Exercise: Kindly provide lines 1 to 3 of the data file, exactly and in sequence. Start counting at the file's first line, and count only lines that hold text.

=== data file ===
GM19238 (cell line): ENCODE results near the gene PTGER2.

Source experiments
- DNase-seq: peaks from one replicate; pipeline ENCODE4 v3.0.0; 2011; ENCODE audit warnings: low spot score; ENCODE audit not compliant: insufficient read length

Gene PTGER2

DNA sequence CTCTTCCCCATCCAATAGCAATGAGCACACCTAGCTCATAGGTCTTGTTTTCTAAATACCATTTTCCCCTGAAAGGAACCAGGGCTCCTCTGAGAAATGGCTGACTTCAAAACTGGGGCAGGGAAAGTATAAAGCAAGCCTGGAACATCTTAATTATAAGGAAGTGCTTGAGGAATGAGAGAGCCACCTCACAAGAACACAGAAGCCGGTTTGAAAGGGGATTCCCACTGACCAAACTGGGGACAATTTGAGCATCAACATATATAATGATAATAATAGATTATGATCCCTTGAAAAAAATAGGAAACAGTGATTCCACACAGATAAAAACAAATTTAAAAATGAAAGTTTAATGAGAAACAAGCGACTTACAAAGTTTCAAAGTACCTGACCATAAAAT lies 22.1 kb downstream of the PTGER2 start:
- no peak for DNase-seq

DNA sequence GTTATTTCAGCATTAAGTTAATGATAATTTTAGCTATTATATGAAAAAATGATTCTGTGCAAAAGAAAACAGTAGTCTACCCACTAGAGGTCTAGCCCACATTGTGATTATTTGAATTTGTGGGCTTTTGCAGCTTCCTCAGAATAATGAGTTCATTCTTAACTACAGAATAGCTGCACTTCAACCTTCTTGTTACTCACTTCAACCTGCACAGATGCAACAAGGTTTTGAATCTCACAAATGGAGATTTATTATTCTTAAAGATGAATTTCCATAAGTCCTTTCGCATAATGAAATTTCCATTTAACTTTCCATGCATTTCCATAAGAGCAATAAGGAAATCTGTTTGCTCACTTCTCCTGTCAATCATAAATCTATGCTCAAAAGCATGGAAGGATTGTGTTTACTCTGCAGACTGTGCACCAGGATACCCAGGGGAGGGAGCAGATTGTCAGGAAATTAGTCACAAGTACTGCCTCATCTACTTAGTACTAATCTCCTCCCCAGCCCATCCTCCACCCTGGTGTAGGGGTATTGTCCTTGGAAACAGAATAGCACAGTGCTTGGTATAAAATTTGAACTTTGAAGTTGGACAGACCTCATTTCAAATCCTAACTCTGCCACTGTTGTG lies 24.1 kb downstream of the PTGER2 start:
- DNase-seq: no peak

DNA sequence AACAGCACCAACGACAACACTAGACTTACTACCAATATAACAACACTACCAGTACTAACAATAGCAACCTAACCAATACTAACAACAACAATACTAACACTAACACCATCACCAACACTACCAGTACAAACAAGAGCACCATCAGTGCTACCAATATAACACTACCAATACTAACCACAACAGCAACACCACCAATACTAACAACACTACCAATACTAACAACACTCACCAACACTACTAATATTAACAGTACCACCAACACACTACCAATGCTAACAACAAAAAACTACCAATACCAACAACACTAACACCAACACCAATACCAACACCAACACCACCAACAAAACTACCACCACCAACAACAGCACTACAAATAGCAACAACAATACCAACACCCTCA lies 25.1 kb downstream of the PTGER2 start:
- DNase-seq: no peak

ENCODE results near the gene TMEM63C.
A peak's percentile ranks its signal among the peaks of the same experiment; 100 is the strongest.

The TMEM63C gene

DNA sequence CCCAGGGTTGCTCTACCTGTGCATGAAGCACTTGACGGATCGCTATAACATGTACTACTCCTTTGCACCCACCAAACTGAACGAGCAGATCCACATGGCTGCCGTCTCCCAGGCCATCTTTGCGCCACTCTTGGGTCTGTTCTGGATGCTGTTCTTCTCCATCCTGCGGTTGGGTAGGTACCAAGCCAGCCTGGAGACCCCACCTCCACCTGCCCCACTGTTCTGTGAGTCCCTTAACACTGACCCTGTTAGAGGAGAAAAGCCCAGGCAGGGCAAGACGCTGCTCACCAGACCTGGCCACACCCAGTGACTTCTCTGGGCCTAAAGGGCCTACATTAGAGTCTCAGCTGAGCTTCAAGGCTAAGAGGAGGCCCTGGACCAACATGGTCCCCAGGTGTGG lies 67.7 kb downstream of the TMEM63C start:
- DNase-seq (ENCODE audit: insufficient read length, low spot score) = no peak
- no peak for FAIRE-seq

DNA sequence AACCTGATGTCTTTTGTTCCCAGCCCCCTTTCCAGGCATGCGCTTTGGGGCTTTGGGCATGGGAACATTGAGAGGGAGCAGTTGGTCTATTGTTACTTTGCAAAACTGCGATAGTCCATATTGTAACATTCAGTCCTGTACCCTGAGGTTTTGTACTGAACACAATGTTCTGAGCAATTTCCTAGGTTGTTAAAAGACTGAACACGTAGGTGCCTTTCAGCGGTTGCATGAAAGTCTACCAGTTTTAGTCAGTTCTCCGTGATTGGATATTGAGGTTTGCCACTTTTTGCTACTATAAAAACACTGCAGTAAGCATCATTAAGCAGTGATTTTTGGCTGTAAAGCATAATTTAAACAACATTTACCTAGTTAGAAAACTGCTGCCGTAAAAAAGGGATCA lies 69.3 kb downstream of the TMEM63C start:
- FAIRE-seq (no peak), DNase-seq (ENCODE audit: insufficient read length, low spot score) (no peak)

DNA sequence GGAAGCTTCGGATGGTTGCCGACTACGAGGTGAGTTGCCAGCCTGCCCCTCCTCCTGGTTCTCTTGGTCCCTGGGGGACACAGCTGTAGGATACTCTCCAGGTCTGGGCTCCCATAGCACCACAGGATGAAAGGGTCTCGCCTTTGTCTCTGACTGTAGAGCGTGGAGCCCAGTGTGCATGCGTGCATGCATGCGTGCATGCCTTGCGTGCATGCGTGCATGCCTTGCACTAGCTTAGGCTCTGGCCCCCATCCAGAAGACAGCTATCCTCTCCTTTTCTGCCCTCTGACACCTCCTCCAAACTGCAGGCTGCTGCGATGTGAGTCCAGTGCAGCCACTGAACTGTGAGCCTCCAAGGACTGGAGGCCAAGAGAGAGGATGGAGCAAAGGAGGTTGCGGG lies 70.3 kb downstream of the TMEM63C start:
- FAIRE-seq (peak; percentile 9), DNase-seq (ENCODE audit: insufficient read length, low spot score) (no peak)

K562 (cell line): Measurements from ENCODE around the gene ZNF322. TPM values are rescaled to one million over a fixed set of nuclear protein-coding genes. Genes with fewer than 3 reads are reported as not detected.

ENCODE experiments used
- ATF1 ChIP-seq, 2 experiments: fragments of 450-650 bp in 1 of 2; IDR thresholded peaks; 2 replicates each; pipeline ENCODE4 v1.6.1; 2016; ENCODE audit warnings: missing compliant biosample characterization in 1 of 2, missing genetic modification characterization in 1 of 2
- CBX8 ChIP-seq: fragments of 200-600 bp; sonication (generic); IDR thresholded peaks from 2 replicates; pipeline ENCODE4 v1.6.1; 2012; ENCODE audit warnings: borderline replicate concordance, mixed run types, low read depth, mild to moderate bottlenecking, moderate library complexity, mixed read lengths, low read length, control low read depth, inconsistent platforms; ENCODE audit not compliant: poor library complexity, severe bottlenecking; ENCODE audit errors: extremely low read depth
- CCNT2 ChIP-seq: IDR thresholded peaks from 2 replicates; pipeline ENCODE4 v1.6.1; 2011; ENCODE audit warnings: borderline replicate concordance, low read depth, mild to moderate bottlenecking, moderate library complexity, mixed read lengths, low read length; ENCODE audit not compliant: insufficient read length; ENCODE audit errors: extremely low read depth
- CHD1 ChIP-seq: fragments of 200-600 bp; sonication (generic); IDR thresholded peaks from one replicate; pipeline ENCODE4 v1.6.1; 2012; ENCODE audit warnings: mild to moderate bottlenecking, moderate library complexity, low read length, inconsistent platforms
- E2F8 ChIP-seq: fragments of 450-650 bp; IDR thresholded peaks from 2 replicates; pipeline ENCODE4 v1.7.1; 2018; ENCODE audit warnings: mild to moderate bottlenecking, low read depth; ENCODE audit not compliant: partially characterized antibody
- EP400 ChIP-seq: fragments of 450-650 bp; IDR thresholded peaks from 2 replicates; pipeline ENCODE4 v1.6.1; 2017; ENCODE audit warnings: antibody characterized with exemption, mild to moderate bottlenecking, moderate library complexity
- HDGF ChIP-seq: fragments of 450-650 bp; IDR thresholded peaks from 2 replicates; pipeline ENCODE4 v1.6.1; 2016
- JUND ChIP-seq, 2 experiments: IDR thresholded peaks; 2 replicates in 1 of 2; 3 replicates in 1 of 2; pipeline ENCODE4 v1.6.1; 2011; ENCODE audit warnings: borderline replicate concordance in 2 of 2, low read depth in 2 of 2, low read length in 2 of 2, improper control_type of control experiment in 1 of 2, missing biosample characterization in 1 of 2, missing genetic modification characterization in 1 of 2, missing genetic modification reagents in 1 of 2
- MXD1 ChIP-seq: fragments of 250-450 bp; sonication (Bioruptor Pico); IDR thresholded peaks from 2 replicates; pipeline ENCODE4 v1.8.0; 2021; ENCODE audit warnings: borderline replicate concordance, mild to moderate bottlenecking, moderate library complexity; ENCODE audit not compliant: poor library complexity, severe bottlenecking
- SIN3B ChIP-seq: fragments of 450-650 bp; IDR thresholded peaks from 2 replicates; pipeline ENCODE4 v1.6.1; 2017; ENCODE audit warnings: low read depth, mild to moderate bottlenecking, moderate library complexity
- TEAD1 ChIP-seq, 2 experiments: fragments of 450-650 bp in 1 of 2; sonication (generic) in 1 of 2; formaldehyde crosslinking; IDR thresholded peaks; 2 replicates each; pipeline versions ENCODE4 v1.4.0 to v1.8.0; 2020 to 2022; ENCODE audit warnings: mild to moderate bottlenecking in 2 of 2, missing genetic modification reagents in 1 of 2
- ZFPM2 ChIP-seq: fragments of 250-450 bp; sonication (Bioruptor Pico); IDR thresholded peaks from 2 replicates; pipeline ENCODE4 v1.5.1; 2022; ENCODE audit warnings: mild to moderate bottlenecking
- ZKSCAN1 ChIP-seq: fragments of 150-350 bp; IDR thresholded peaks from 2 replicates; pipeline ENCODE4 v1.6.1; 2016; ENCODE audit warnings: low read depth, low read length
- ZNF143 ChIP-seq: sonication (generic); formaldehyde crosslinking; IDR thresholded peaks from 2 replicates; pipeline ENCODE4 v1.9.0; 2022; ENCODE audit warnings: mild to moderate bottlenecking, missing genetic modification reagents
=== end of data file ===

GM19238 (cell line): ENCODE results near the gene PTGER2.

Source experiments
- DNase-seq: peaks from one replicate; pipeline ENCODE4 v3.0.0; 2011; ENCODE audit warnings: low spot score; ENCODE audit not compliant: insufficient read length